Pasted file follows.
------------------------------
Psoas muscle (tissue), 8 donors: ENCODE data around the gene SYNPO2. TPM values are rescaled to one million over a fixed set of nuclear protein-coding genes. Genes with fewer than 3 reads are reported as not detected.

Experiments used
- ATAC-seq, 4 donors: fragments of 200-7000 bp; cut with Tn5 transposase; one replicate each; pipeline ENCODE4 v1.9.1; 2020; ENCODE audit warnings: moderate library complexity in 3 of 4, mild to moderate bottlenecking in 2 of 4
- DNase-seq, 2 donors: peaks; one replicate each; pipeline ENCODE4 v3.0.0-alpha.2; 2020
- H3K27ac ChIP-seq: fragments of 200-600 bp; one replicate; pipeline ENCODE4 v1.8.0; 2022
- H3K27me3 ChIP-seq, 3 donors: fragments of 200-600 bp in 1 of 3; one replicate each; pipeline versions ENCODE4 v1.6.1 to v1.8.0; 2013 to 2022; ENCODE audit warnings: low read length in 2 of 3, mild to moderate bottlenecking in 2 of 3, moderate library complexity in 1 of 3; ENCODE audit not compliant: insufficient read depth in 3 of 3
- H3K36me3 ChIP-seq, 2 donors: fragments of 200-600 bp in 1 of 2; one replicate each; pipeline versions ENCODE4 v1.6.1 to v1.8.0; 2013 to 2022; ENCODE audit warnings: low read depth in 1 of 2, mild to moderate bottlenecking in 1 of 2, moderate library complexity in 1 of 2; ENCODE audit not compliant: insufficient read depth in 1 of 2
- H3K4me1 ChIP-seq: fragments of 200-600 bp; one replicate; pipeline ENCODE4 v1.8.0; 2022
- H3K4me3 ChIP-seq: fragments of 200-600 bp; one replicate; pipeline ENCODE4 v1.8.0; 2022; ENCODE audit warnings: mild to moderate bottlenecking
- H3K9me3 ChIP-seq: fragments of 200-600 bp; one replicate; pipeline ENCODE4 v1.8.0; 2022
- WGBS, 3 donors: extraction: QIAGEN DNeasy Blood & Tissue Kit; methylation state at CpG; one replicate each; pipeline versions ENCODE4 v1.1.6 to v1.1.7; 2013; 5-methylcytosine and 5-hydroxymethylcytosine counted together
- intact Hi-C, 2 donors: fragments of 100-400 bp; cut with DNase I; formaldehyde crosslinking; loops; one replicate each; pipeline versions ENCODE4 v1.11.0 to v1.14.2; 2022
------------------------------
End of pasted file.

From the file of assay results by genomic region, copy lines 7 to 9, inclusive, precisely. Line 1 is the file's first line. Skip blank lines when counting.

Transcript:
- H3K36me3 ChIP-seq, 2 donors: fragments of 200-600 bp in 1 of 2; one replicate each; pipeline versions ENCODE4 v1.6.1 to v1.8.0; 2013 to 2022; ENCODE audit warnings: low read depth in 1 of 2, mild to moderate bottlenecking in 1 of 2, moderate library complexity in 1 of 2; ENCODE audit not compliant: insufficient read depth in 1 of 2
- H3K4me1 ChIP-seq: fragments of 200-600 bp; one replicate; pipeline ENCODE4 v1.8.0; 2022
- H3K4me3 ChIP-seq: fragments of 200-600 bp; one replicate; pipeline ENCODE4 v1.8.0; 2022; ENCODE audit warnings: mild to moderate bottlenecking